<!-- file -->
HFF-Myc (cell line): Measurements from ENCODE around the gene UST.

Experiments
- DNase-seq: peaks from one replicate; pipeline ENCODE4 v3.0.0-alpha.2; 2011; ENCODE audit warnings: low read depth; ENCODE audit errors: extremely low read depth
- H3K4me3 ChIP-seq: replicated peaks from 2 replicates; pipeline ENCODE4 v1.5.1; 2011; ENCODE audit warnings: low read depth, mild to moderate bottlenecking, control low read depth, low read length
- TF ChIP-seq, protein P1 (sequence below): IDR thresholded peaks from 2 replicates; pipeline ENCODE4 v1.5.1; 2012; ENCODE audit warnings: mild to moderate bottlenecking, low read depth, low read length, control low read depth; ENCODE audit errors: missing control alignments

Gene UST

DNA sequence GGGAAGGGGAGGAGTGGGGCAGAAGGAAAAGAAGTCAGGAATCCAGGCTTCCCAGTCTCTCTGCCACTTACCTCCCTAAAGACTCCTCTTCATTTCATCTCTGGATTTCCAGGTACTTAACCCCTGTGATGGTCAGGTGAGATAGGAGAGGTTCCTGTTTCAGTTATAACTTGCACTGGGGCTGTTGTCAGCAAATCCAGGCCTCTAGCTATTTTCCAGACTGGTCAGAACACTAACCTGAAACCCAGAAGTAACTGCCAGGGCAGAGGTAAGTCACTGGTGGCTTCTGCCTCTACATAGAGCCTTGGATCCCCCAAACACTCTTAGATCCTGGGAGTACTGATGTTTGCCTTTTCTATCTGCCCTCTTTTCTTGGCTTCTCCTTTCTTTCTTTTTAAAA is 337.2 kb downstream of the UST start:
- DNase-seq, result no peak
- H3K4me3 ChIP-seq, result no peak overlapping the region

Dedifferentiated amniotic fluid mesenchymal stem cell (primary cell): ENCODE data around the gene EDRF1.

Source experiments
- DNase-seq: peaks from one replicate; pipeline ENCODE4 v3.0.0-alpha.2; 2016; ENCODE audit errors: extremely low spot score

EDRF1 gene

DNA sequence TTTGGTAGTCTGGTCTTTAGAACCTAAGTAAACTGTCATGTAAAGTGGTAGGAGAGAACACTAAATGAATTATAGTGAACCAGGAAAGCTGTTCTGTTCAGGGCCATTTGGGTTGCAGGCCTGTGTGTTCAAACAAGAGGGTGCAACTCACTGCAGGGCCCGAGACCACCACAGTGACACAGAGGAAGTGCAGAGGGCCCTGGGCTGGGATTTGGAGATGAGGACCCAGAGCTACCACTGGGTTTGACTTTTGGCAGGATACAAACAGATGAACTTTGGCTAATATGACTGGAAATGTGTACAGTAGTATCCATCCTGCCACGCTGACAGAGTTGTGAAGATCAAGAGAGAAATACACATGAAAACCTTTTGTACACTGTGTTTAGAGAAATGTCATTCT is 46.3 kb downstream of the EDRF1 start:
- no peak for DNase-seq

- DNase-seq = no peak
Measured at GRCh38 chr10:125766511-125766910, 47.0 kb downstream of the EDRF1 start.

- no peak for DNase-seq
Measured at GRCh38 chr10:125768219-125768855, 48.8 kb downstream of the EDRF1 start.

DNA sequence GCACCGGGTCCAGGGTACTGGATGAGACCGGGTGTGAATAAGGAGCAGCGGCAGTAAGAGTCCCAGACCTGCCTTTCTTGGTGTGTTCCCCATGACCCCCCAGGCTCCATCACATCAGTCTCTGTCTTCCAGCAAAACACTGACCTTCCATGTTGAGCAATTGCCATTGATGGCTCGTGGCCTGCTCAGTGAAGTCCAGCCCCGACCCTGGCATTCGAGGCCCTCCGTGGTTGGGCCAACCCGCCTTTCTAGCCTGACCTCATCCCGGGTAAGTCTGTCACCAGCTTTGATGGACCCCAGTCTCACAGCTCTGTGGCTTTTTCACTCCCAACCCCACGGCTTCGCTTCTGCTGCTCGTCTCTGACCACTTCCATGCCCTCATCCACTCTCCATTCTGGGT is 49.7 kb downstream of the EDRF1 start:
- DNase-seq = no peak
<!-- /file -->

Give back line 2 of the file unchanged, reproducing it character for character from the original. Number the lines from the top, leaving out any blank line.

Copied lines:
Experiments